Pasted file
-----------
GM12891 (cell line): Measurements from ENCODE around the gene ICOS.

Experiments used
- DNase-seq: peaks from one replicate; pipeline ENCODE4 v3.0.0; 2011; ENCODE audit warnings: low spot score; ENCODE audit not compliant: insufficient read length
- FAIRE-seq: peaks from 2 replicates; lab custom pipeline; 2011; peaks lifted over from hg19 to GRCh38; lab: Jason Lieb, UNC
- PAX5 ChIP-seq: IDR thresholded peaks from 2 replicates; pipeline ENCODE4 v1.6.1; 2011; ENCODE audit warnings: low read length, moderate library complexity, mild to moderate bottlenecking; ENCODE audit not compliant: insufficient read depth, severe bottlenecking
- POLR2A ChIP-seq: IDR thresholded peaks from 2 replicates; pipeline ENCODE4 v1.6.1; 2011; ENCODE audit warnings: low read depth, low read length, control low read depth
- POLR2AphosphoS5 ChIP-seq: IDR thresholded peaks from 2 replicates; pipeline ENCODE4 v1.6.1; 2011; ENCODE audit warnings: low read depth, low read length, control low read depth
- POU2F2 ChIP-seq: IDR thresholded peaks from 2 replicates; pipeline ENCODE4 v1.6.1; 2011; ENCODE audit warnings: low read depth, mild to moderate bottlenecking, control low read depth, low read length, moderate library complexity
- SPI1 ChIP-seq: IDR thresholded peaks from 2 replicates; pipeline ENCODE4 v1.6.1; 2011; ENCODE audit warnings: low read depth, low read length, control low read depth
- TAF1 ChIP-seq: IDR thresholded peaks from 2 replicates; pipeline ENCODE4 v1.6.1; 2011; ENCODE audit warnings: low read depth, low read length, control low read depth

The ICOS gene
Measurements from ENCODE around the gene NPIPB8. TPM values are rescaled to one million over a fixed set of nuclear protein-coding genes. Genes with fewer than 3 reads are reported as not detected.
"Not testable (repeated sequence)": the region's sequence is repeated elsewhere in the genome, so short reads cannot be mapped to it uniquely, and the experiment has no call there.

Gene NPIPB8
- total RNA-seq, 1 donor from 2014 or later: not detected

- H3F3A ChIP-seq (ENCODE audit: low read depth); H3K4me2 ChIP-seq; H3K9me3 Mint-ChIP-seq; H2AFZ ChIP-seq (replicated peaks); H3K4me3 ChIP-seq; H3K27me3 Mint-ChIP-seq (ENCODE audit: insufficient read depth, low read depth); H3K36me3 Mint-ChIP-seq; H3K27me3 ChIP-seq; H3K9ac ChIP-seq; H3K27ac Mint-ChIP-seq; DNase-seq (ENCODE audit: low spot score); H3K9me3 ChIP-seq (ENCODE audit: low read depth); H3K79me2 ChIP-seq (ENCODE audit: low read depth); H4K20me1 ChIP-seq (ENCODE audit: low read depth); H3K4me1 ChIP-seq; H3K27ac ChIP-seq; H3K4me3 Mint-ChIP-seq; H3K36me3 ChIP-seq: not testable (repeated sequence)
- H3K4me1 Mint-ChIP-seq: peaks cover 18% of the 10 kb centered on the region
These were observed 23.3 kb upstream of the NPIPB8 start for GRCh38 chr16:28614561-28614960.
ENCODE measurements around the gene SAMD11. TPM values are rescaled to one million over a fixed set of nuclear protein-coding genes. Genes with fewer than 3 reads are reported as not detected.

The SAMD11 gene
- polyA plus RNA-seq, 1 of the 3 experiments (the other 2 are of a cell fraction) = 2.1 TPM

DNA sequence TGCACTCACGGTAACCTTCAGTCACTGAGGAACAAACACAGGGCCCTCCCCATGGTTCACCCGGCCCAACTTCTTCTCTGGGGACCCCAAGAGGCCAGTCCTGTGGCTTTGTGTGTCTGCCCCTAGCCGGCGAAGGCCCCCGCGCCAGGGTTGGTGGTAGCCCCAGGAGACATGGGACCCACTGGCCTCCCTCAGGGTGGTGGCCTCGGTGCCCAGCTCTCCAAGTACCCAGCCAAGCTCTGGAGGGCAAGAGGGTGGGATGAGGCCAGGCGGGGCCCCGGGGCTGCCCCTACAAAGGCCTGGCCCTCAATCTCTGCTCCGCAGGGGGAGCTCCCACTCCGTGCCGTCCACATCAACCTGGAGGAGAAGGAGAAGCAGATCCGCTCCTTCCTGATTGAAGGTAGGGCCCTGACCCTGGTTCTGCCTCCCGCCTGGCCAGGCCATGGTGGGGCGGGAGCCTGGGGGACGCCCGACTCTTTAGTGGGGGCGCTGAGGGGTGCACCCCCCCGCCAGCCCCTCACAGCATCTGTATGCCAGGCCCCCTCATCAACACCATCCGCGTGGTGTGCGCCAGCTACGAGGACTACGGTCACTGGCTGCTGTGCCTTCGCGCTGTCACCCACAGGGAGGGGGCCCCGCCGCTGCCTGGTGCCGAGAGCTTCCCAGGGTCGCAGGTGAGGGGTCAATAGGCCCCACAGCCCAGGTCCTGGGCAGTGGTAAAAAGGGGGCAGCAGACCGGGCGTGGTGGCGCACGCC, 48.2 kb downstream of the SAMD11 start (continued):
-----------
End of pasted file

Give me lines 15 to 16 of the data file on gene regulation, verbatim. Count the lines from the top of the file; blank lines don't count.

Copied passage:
- total RNA-seq, 1 donor from 2014 or later: not detected

- H3F3A ChIP-seq (ENCODE audit: low read depth); H3K4me2 ChIP-seq; H3K9me3 Mint-ChIP-seq; H2AFZ ChIP-seq (replicated peaks); H3K4me3 ChIP-seq; H3K27me3 Mint-ChIP-seq (ENCODE audit: insufficient read depth, low read depth); H3K36me3 Mint-ChIP-seq; H3K27me3 ChIP-seq; H3K9ac ChIP-seq; H3K27ac Mint-ChIP-seq; DNase-seq (ENCODE audit: low spot score); H3K9me3 ChIP-seq (ENCODE audit: low read depth); H3K79me2 ChIP-seq (ENCODE audit: low read depth); H4K20me1 ChIP-seq (ENCODE audit: low read depth); H3K4me1 ChIP-seq; H3K27ac ChIP-seq; H3K4me3 Mint-ChIP-seq; H3K36me3 ChIP-seq: not testable (repeated sequence)